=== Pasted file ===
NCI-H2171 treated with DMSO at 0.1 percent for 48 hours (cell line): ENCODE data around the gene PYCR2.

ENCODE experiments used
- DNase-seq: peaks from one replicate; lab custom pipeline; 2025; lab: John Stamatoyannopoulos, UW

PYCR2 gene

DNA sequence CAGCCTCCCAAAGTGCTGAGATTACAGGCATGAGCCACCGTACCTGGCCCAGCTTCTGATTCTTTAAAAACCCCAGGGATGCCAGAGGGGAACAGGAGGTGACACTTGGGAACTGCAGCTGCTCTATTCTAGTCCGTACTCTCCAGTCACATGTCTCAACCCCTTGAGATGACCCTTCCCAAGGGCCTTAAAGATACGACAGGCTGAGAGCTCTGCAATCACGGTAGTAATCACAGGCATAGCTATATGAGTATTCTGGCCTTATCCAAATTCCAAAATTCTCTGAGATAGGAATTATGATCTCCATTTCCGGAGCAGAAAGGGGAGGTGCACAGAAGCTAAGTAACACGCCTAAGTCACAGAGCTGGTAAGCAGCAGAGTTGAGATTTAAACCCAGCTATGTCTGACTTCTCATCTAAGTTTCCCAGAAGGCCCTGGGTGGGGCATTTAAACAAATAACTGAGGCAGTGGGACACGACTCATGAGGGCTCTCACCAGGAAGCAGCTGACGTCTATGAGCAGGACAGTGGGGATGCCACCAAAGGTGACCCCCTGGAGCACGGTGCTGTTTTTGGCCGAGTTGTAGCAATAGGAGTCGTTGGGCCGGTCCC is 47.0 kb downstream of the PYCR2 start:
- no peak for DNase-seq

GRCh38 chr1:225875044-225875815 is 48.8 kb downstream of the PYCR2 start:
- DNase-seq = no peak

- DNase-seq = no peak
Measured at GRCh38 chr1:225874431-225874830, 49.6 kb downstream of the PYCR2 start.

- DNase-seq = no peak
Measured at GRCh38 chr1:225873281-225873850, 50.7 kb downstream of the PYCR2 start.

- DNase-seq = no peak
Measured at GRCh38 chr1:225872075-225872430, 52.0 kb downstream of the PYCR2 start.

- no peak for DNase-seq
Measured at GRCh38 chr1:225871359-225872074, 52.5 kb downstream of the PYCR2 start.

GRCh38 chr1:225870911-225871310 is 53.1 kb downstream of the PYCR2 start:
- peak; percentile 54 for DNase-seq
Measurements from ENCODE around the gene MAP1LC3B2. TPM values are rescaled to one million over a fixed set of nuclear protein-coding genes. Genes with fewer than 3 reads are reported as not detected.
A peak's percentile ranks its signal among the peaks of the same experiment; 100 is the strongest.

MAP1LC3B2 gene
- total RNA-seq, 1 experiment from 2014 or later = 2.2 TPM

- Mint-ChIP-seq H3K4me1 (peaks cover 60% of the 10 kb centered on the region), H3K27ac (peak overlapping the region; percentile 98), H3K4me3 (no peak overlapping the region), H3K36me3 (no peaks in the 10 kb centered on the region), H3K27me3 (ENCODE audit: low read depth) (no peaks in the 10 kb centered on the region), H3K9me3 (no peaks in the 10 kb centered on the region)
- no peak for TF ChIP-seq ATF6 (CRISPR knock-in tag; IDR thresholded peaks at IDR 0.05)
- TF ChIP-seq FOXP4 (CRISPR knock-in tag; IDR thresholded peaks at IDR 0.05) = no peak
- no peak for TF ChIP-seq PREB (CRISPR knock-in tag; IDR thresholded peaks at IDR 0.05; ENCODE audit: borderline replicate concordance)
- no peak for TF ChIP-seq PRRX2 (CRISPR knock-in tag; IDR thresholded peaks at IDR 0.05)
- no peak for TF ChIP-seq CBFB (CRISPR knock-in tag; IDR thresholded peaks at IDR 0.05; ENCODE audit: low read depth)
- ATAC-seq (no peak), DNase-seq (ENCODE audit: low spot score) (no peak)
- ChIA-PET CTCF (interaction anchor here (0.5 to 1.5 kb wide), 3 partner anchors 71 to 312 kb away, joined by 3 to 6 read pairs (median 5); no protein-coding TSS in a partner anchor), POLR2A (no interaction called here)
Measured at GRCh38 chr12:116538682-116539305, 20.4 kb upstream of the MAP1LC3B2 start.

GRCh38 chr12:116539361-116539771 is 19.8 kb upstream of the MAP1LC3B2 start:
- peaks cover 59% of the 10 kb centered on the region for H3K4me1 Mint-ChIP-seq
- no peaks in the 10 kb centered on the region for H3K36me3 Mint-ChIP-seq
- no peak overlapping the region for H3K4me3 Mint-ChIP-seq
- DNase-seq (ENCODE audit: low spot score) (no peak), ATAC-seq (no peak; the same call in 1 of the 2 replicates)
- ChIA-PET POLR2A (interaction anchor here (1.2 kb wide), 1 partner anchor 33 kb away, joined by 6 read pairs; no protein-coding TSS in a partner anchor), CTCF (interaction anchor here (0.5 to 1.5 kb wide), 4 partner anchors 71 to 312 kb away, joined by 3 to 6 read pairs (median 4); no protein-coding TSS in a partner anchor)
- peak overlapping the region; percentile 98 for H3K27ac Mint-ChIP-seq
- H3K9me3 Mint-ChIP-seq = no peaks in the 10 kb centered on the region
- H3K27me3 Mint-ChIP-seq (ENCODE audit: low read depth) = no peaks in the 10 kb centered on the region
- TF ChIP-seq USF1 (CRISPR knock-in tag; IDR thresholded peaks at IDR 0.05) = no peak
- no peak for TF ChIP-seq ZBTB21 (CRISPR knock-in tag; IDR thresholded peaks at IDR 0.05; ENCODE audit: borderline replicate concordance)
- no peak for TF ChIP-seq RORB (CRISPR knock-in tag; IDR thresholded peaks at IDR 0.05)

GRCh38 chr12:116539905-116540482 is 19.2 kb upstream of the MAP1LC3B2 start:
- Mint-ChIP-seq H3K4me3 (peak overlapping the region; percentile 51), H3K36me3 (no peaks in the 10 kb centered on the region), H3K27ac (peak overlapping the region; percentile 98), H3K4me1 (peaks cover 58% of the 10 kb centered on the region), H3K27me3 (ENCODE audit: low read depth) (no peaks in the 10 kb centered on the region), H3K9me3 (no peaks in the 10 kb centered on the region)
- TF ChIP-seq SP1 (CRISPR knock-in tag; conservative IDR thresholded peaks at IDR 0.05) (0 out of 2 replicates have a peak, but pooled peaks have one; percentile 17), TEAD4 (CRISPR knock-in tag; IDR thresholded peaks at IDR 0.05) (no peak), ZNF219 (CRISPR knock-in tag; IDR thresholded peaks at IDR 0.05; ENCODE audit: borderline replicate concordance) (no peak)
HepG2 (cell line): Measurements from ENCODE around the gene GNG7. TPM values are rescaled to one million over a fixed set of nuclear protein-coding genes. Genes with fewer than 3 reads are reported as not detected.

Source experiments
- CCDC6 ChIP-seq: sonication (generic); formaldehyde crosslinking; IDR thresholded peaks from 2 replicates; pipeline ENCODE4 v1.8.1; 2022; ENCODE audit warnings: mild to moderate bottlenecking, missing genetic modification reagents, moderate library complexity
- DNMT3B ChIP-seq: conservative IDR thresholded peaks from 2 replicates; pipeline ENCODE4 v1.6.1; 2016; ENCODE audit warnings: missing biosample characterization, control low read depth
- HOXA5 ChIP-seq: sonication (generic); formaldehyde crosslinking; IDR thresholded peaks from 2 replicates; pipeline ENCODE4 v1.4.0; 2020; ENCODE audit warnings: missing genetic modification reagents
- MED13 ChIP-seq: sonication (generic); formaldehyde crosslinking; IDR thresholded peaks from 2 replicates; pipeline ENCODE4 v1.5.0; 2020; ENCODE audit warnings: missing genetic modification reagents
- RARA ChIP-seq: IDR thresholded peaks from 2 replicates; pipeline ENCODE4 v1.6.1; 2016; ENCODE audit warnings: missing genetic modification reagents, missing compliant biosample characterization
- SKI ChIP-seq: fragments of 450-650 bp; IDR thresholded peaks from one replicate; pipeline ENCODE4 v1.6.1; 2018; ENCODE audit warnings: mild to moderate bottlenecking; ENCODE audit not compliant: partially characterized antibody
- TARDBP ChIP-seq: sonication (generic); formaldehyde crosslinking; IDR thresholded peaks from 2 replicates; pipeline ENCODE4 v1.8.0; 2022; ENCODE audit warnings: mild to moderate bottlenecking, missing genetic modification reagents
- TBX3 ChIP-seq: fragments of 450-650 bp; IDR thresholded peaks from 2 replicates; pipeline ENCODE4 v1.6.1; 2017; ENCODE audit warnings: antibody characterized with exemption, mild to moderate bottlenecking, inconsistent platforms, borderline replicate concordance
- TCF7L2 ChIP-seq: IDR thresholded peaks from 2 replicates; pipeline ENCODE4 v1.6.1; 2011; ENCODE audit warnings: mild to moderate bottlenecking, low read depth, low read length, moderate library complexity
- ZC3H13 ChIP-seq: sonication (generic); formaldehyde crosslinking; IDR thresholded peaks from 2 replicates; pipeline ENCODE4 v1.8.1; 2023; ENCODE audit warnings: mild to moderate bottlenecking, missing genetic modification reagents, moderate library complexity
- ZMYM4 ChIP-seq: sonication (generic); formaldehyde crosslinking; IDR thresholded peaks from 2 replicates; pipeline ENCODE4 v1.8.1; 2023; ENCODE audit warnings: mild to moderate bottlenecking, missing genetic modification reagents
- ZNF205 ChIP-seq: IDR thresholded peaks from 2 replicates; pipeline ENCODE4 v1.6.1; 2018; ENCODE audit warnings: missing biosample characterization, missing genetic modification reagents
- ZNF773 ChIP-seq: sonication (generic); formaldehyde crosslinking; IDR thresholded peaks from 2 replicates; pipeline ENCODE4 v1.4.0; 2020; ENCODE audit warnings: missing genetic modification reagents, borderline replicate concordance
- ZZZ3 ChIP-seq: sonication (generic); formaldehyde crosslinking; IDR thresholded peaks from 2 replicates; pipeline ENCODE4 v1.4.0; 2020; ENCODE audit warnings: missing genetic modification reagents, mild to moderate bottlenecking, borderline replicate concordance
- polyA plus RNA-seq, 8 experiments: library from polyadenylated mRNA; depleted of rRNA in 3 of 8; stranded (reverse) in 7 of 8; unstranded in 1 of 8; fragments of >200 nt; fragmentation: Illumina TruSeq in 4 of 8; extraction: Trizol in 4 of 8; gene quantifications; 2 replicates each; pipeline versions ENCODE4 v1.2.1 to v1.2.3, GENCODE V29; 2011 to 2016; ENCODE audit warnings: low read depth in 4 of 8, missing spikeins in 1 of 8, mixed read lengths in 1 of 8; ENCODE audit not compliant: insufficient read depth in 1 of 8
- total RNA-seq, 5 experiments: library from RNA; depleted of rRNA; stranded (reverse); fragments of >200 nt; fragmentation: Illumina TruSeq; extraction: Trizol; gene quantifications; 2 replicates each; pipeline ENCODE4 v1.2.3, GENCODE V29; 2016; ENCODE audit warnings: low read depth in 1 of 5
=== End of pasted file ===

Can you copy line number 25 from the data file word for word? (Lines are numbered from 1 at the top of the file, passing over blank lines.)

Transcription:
- TF ChIP-seq FOXP4 (CRISPR knock-in tag; IDR thresholded peaks at IDR 0.05) = no peak